Who pulled the trigger and am I losing it?
August 9, 2019
For the last three years, Donald Trump, our beloved president by almost 45 percent of the country, has been scaring the daylights out of this nation with fears of Muslims, Mexicans, Hispanics, blacks, and foreigners - particularly Iranians and the Chinese, who will steal even our false teeth along with our trade secrets.
Even when he was on the campaign trail, just a hack TV star I'd never heard of because we don't have electricity, he started scaring me with his rants against Muslims.
Then I calmed down and said to myself, "Who really are the most dangerous in America?"
Presto! It came to me.
It's white guys who munch on Wonder Bread, arm themselves like Rambo, and believe America must be saved from the brown hordes invading our shores.
And where the hell do they get that notion?
From our current populist president, who is scaring the bejesus out of these misfits, morons, deadbeats and white nationalists, who just happen to buy M-16s and end up at Walmart or wherever to save America from the Hispanics, who just happen to make up 85 percent of El Paso.
It's a stain on America's soul.
This isn't a diatribe against guns.
We can't even walk into an airport anymore without having to go through security before boarding a plane.
I blame that on the Saudis, nineteen of whom crashed those four planes on September 11, 2001.
No place is safe anymore.
We got shooters in movie theaters, fast food joints, churches, beaches, band concerts, bars, ballparks, and schools - hell, any place any of us might decide to visit.
Let's cut to the chase.
We know who the shooter was in El Paso, Texas, and who the shooter was in Dayton, Ohio.
Both were young white men.
That white kid, all of 21, pulled the trigger at the Walmart store in El Paso, Texas.
But lots of fingerprints are on that AR-15, starting with President Donald J. Trump, who has preached hate, fear, and divisiveness these past three years.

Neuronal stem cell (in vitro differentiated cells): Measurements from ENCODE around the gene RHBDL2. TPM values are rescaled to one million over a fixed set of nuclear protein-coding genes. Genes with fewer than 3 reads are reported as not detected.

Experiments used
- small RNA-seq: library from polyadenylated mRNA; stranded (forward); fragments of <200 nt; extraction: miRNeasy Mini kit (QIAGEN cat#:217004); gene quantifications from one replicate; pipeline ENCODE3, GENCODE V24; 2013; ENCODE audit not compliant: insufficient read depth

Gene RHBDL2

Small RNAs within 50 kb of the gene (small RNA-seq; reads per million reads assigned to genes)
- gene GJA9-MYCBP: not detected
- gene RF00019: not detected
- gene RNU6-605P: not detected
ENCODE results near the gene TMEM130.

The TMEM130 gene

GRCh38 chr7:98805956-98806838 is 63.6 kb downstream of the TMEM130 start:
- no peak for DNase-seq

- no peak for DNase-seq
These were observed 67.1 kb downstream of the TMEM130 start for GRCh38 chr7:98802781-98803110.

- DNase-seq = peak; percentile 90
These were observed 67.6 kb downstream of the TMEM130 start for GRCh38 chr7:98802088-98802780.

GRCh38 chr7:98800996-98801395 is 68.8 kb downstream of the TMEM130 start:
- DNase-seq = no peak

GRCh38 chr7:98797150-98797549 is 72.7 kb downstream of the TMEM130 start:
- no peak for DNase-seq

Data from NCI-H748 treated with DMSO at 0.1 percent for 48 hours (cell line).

But he's not alone.
Let's include all the chumps who have clamored, "Build that Wall" and written offensive letters overstating the threats of the least of our brethren looking for refuge.
These purportedly good Christian folks, who firmly believe in their hearts that they are saved, have their fingerprints on the barrel, the stock, and the trigger.
The shooting in Dayton, Ohio, was the 250th mass shooting in America this year, and we still have four months to go.
It always happens someplace else, and we read about it and six months later we can't even remember it.
One thing is for sure.
We won't ever forget if it happens here.
On Sunday, my present wife commented while she was reading the Roseau Times-Region, "I didn't know Richard Mattson was the secretary of the fair board."
I didn't either!
But there it was, right under the heading "The Main Man" where I had typed Richard Mattson instead of Richard Magnusson, the REAL MAIN MAN on the Roseau County Fair Board.
Of course, I called to apologize to Richard Magnusson, who'd had to correct earlier last week that his name wasn't Doug.
There are a lot of Magnussons up here. Doug is a good guy too, and he and his wife operate Earl's Drive-In.
Is it age that's causing me to forget?
I've always had trouble remembering names, but I'll never forget Richard Mattson, who I now know very well after he called me "Kid" one day, and I replied, "Hell, I'm probably older than you, you old goat!"
We were walking down the school hallway that spring day in 1993 when he said that he was born in 1944 and damn, so was I.
March, he said, and, damn, so was I.
March 22, he said, and, damn, so was I. We both dug out our driver's licenses to prove it.
Long story short. We usually call each other on our birthday, and we'll never pass for twins. I'm a dwarf and he's the size of an NFL lineman.
"I get Richard Magnusson's mail. They get me mixed up. They put my street address on his mail," he said on Sunday.
I hope you open it up if it's a birthday card and there's money in it.
"Right!" he laughed heartily.
Oh, he already knew of my error.
"The first thing, I went to church today and Robert Granitz said, 'Welcome to the fair board. I'm glad you made it.'"
I do make mistakes occasionally, I admitted to my birth brother.
"Hey, we're at that age when we can make mistakes," he said happily.
Thank you, Richard, I said.
Last Friday, I spotted Karen Dahlgren with two of her grandkids, Tenley (8) and Jack (8) Sandstrom, just full of mischief and smiles at SuperOne in Roseau.
On Tuesday, I contacted their mother, Jodi Sandstrom, who's married to Scott, a great guy.
She filled me in on her kids.
Jack is going into first grade and plays hockey and likes baseball. He's quite a little sweetheart," she said.
"Tenley is going into the third grade. She's a fun-loving, free spirit and is big into girls hockey, volleyball camp, and plays summer softball. She keeps us busy."
Last Friday, Tenley and Jack added a touch of class to the bakery section.